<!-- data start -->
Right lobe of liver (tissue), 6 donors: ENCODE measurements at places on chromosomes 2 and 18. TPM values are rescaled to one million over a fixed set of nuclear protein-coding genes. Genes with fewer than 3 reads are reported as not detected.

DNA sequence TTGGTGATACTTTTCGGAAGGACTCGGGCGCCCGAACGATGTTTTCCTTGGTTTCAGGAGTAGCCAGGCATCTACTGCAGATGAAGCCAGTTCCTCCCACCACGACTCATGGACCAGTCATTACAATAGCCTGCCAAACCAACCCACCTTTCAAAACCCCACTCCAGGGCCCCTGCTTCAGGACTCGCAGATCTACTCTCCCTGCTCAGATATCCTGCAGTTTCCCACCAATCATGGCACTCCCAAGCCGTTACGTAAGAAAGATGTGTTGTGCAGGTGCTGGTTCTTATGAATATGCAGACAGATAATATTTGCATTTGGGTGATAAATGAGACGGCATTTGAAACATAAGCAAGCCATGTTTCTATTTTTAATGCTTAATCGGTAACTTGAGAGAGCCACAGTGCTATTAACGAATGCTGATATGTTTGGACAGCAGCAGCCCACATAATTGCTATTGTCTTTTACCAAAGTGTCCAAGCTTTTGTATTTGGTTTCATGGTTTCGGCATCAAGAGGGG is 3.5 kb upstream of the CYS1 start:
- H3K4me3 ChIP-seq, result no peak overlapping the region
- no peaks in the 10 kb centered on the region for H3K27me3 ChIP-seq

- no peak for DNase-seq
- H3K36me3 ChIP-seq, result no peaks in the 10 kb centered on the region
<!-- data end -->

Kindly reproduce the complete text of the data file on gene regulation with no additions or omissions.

Right lobe of liver (tissue), 6 donors: ENCODE measurements at places on chromosomes 2 and 18. TPM values are rescaled to one million over a fixed set of nuclear protein-coding genes. Genes with fewer than 3 reads are reported as not detected.

DNA sequence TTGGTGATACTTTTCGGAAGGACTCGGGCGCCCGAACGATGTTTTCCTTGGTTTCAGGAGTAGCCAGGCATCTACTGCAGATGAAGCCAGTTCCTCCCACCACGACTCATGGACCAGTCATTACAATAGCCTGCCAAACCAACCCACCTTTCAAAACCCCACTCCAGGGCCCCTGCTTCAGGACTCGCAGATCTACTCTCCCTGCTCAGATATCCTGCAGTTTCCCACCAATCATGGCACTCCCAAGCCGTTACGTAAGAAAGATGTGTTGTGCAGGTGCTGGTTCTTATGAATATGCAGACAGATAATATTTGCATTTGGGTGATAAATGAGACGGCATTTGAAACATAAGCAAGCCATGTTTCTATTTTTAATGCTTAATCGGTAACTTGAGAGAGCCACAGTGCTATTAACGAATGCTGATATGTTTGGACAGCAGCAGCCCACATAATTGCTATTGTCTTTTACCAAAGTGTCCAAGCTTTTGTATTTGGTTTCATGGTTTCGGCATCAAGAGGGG is 3.5 kb upstream of the CYS1 start:
- H3K4me3 ChIP-seq, result no peak overlapping the region
- no peaks in the 10 kb centered on the region for H3K27me3 ChIP-seq

- no peak for DNase-seq
- H3K36me3 ChIP-seq, result no peaks in the 10 kb centered on the region